Auckland Arts Festival future secured
This story was updated at 10.30am after the council's finance committee passed funding for the festival
Ongoing funding to provide certainty for the Auckland Arts Festival has been approved by the Council's finance committee.
Ratepayers currently chip in $3.337 million through the Auckland Regional Amenities Funding Board, but the council has been reviewing its continued support in the light of strained budgets. Staff recommended funding continue, saying the advantages have been realised, and the disadvantages of funding it haven't been as bad as anticipated.
Today councillors had no problem approving the funding, saying the festival organisers had done a good job trying to spread activities around the entire region rather than just holding city-centric events. There had also been big efforts made to ensure Maori and Pacifica participation.
A business case drawn up in 2014 found the numbers didn't stack up to fund an annual festival, rather than the biennial event it began as. Funding has been on a trial period since then, to see if audiences could be sustained on an annual basis, and if further evidence would emerge that it was beneficial.
The Auckland Festival Trust has been putting on the event since 2003 and last year it hit its highest numbers - 196,000 people went to events, in spite of poor weather. It has also seen events in Titirangi, Glen Innes and Northcote, to Manukau, Otara, Warkworth and Waiheke Island.
This year saw the event gain its second-highest box office revenue at $2.83m, although sponsorship dropped slightly to just over a million. A council report says the advantages of moving to an annual event have largely played out, with it attracting international events and a strong programme. The Trust has also been able to retain staff and become a more stable organisation.
The report also says some of the council's concerns, such as the festival not aligning with the Auckland Plan, have been mitigated. That includes diversification with its programme, audiences, and geographic reach. It doesn't appear to have detracted from other events outside the festival programme.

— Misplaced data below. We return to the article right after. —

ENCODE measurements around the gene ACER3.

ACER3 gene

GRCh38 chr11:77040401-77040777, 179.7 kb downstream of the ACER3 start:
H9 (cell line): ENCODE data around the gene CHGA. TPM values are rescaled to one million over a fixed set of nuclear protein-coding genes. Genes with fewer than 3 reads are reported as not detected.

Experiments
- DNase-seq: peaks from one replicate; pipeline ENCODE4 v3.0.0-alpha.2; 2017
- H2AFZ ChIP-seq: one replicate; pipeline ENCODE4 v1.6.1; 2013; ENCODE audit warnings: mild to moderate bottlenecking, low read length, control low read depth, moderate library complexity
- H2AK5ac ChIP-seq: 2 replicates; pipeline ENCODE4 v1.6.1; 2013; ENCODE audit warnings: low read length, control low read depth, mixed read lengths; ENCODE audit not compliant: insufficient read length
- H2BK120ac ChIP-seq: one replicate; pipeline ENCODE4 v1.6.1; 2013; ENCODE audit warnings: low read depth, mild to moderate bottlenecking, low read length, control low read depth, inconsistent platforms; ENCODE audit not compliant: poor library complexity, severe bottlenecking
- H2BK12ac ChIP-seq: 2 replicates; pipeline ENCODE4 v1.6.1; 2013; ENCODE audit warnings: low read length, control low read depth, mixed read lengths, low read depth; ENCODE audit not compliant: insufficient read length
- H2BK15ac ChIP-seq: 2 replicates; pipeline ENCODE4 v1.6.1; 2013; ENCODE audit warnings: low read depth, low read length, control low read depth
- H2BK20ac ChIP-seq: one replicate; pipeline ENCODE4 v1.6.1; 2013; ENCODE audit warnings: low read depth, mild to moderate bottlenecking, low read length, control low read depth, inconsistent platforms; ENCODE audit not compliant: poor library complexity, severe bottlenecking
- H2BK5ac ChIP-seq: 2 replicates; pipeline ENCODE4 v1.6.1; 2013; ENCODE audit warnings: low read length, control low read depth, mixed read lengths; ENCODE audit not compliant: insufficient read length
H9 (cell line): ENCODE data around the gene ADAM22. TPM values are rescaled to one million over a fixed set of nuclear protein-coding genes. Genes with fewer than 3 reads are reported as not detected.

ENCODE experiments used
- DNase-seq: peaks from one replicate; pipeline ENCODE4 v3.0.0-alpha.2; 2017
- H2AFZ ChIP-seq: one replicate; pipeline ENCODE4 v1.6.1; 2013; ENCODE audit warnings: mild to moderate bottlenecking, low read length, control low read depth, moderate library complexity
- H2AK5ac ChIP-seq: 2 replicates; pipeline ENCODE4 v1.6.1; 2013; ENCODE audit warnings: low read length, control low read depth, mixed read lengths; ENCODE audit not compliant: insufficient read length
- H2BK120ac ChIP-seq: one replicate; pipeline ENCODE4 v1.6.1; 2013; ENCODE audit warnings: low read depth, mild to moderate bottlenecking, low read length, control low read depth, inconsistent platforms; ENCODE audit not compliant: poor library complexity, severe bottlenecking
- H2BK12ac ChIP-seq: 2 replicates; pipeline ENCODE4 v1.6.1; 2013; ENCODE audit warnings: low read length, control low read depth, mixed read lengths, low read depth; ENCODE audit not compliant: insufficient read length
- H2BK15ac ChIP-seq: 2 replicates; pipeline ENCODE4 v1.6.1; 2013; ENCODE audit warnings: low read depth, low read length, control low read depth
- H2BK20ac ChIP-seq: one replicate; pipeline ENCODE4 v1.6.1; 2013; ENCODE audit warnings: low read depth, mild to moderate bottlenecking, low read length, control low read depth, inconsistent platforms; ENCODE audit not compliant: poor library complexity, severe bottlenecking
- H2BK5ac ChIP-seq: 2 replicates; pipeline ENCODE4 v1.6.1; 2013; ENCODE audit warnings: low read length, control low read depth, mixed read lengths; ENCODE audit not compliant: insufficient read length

However there are concerns still about the event's long-term financial stability. The festival still makes a loss, and sponsorship is hard to come by. It does have sufficient financial reserves to remain solvent for the foreseeable future. Today Mayor Phil Goff questioned the ability of organisers to get sponsorship, saying if they couldn't secure it in times of economic growth, it didn't bode well for times when money is tight. Organisers responded that last year Auckland University came on board as a new partner, and much of the new support came from individual giving.
The funding voted on today is subject to confirmation through the Auckland Regional Amenities Funding Board - a system that Councillor Christine Fletcher said is part of the problem in attracting sponsorship, with the perception that the festival would be paid for regardless. Fletcher said there was a false sense of comfort that there was going to be money coming in.
An evaluation after the 2013 event found that 81 percent of audience-goers agreed the festival made them proud of Auckland - and another (2011) study showed that 77 percent of Aucklanders were proud of the arts in their city. "Although difficult to measure the effects, this sense of pride is important and may have indirect economic benefits," a report to the council said. Other advantages to hosting an arts festival was that it provided some balance to many of Auckland's other major events which were sport focused. Councillor Richard Hills said today that while the council puts a lot of money into sport, a lot of the time the arts didn't get the funding it deserves.
Planning for next year's festival is 90 percent complete. Two major acts have been announced - the English National Ballet's new Giselle, and a theatrical adaptation of George Orwell's dystopian masterpiece 1984. The full programme will be announced in late October.
Organisers say each festival a third of the audiences for the event are new, with world class international shows that would otherwise not be seen in Auckland attracting wide audiences. Artists from more than 22 countries took part in the last two, and close to six thousand school students attended heavily subsidised shows.
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